Updated: Apr 4

Helianthus is a genus comprising about 70 species of annual and perennial flowering plants in the daisy family Asteraceae commonly known as sunflowers. Except for three South American species, the species of Helianthus are native to North America and Central America.

Sunflowers are heliotropic, which means that they turn their flowers to follow the movement of the Sun across the sky east to west, and then returns at night to face the east, ready again for the morning sun. Heliotropism happens during the earlier stages before the flower grows heavy with seeds.

Table of Contents


6 - 10 feet ( Standard sunflower )

15 - 20 feet ( Giant sunflower )

Width-Circumference (Avg)

1-3 feet wide

Approximate pH

4.0 - 4.8

Growth Nutrition of Sunflowers

When it comes to the fertilization of sunflowers, nitrogen is extremely important. Fertilization of sunflowers with added nitrogen will contribute to the overall green growth of the plant. Fertilizing a sunflower with nitrogen will increase the height of the plant too.

Types of Sunflowers

Not all sunflowers grow to be the same size and color. Because of the several different species that occupy the Helianthus genus. It divided into three groups:

  • Tall Sunflowers

  • Dwarf Sunflowers

  • Colored Sunflowers

Tall Sunflowers

Because of their tall and rough stems, sunflowers can grow to be several feet high. Soaring to as high as 16 feet tall, these giant beauties are always trying to get their vibrant petals closer to the sun. The sunflowers that grow the tallest usually have big single stalks with large brown centers that connect to golden yellow petals.

Birds love tall sunflowers, because of their height and ability to produce a plethora of seeds in their centers. However, the bigger the sunflower, the bigger the responsibility, so be prepared to spend a lot of time and care on your flower if you want it to reach its maximum height. The most popular sunflowers of the tall variety:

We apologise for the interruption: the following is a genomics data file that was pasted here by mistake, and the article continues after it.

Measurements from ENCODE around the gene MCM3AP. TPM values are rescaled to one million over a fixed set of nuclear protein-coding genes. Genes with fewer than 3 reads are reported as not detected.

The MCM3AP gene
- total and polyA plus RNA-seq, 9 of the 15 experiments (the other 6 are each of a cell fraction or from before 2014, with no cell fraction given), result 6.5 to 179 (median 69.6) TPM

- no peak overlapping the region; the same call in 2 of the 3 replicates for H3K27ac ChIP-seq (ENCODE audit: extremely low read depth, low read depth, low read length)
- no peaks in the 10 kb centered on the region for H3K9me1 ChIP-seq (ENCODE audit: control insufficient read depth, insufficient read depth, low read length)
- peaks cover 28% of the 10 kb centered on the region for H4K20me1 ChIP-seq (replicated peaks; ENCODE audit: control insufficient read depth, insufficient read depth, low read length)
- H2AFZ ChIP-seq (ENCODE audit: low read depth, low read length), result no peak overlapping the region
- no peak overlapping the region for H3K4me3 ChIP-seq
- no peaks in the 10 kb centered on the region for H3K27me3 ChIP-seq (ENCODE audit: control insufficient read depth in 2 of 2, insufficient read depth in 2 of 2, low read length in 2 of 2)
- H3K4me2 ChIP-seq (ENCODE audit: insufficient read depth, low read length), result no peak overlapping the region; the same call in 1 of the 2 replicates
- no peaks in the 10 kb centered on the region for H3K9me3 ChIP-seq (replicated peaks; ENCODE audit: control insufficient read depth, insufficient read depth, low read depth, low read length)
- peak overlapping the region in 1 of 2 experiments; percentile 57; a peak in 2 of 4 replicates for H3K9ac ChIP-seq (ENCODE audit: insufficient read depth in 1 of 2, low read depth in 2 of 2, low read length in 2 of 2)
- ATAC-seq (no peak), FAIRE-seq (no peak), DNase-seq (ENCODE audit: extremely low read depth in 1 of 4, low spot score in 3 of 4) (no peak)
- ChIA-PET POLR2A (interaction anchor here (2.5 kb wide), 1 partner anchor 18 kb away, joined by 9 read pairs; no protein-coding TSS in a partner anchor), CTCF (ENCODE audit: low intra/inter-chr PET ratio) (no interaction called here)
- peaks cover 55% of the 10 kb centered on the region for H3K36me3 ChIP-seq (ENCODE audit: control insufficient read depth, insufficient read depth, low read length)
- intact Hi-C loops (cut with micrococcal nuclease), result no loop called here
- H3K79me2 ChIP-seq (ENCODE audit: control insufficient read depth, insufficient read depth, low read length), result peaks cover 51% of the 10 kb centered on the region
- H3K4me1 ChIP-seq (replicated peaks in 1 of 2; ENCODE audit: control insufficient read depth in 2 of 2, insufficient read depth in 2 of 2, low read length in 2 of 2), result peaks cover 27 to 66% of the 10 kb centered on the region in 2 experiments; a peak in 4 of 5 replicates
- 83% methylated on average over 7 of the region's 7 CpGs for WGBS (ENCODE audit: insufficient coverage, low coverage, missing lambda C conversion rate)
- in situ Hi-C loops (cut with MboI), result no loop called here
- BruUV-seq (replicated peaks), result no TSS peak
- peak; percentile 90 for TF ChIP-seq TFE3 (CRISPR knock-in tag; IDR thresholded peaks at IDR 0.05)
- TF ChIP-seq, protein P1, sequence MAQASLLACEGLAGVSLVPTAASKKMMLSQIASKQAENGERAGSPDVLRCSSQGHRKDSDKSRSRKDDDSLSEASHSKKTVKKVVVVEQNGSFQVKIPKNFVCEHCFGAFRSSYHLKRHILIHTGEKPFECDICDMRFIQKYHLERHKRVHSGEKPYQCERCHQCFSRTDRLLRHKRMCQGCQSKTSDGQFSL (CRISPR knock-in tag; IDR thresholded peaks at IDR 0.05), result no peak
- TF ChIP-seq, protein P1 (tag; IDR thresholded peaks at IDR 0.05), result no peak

• Skyscraper - The Skyscraper sunflower rises high above the ground and can reach heights of up to 12 feet. These plants are held up by durable stalks and can produce 14-inch flower petals.

  • Sunforest Mix - This sunflower’s height can get anywhere from 10-15 feet high and 40 inches across. When planting these it is important to leave three to four feet between them so they have room to grow.

  • American Giant - Recommend sectioning off a corner of the garden for this one because this sunflower can grow up to 15 feet. With the long length off the stem and a face that grows to be about one foot in width, it is no wonder they call this sunflower the American Giant.

  • Russian Mammoth - This sunflower’s height ranges from 9 to 12 feet high and is used in a lot of county fairs and flower shows because of its size and effortless ability to grow. The Russian Mammoth lives best in a Mediterranean climate and can propagate as early as April.

  • Schweinitz’s Sunflower - This sunflower is one of the rarest species in America and is named after Lewis David von Schweintz a botanist who discovered the species in the early 1800s. Its average height is about 6.5 feet, but has been seen to grow up to 16 feet tall.